The supply chain is often thought of in terms of units and space, inventory and throughput, distribution and delivery. Pallets are the components that integrate these processes together, and their ability for recycle and re-use are a significant cost and complexity saver for many companies. The flow of pallets is a constant in the modern supply chain and the machinery used to transport goods will typically break down a wood pallet over time. As a product made from a renewable resource, when old pallets are removed from the system, they are often replaced with new wood pallets.
These pallets are part of a larger system of forest products and practices, and the lumber supplied for new pallets has an interesting origin story that begins in the forest with the harvest of raw timber. That harvesting is part of a system of management called silviculture. This week’s post will dig deeper into the role that silviculture plays in the process of providing raw materials for the wooden pallet and container industries.
Human beings have relied on wood since before recorded time as a resource and tool. At first, that reliance was based on a natural resource in the wild that was bountiful and could be felled and transported with domesticated animals and burgeoning technology. As humanity’s population centers grew and their needs multiplied exponentially, trees and their cultivation became first an art and then later grew into the science of silviculture.
Silviculture can be defined as the art and science of growing and cultivating woodlands to meet the diverse needs and values of the landowners and a society in general. Those needs and values are balanced in concert with established sustainable goals like wildlife species preservation, managing water resources to help a forest thrive, mindful recreational activities of the general public, and of course timber production.
The practice of silviculture requires an understanding of ecology, soil preservation, entomology, botany, and in modern practices, crop science. It is typically delineated among three distinct processes that incorporate these mentioned fields of study: regeneration, cutting, and protection of the resource for continued use.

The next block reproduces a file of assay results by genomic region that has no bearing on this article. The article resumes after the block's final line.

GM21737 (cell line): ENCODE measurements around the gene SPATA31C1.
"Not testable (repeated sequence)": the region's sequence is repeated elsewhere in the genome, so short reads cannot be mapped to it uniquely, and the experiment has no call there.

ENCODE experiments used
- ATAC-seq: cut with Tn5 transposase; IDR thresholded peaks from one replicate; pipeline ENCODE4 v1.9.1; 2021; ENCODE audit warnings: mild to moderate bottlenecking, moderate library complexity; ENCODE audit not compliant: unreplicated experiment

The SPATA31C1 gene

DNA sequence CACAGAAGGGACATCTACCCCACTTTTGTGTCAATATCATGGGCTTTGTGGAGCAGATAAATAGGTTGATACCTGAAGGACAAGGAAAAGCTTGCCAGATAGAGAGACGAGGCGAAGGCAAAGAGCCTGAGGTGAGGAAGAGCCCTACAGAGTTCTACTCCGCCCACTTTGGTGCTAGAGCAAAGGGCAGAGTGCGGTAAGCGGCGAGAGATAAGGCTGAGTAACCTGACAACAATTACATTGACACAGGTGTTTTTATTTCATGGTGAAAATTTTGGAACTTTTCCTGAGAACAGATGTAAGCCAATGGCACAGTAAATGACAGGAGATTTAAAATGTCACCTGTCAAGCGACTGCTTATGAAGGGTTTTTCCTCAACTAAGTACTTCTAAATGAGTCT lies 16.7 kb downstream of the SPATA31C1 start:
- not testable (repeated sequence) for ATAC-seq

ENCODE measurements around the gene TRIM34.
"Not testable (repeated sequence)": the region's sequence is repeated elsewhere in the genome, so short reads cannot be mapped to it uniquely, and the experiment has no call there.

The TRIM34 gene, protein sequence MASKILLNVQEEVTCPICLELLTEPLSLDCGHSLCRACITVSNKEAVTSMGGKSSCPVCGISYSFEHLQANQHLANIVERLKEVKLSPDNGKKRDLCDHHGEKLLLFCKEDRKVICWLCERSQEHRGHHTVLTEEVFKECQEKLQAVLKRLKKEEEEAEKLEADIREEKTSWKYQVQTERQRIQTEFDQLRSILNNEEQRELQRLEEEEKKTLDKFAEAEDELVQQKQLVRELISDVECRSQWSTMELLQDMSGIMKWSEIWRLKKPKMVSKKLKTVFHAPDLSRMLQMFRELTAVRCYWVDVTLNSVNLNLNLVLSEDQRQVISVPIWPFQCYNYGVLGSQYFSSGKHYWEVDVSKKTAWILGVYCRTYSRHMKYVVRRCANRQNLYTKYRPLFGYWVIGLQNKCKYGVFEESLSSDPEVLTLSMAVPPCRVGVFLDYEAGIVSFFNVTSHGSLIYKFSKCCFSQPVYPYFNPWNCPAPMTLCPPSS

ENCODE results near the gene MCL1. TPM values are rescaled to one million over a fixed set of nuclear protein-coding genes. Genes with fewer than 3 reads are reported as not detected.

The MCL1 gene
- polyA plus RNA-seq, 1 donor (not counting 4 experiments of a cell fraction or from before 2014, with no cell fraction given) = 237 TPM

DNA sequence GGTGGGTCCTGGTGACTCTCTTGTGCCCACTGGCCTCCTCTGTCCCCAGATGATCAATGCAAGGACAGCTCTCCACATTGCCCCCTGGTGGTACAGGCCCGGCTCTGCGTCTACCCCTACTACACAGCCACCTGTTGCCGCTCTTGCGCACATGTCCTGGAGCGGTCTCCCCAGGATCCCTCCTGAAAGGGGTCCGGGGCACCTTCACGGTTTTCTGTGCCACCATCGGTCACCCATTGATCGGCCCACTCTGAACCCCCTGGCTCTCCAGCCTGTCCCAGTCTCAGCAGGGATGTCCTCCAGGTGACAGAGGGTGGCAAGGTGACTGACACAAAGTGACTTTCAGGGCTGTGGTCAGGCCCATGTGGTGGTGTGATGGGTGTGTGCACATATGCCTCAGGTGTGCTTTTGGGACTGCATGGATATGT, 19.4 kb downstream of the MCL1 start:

The cultivation of trees follows a natural progression of replacing old timber with new growth over time. These old and new growths are also known as stands and the progression has developed into a cycling process over time called regeneration.
Regeneration can occur naturally or artificially; it depends on the needs and values of the participants involved. A plan is developed that starts with the preparation of the existing forest and ends with the establishment of appropriate goals for new seedlings and their development. The regeneration plan follows a pattern according to the type and species of tree and the forest environment as a whole. This rotational pattern is based on the growth of a defined generation of trees.
The cutting of timber during the development of a forest takes place at many different stages. These intermediate cuttings as they are known include both young and old tree growth and are designed to maximize the use of the forest as an asset.
This includes the strategic harvesting of trees for commercial use in industries like home building, architecture, and the pallet industry. The aim being to extract the most utility from the timber cutting process while harmonized with the overall health of the forest.
The results of this cultivation and harvest are guided by the various species in the woodland stand, and what is deemed as most beneficially attended to by the needs, values, and goals of those involved in ownership, trade, or use.
Of course, as the processes of regeneration and intermediate cutting are implemented, the stands and forest must be protected from many different natural and man-made events. These include everything from the possible introduction of new insects and animal species to fires generated both naturally and via human activities, to unforeseen weather events like hurricanes or climate changes.
The collaboration of industry and governments establishes initiatives like ISPM-15 to mitigate the migration of unknown insect species through the trade between countries. These insects can have a decimating effect on forests, and sometimes species of tree in particular.
The introduction of animal species must be well thought out and consider the ecological layers of the forest and how they are impacted by the interaction of a new species with the existing flora and fauna.
Wildfires have had a huge impact recently with both forests and the populace that live near them. In some cases, this has directly resulted from how a forest is managed overall and how climate change is altering the way that scientist and forest workers must prepare for these events as best as possible with the resources they have available.
Most often, people hear about and are familiar with processes like controlled burns and establishment of fire lanes in forests to help alleviate damages to the forest itself or the populations in and around them. Fire protection and science in regard to forests goes much further than what can be covered in this post.
Severe weather and climate change must be accounted for as well. The results of a severe weather event can be prepared for in a nearer term strategy. This is often accomplished in part with the positioning of stands in relation to one another, the makeup and development of the stand, and the utilization of the natural landscape in the overall plan.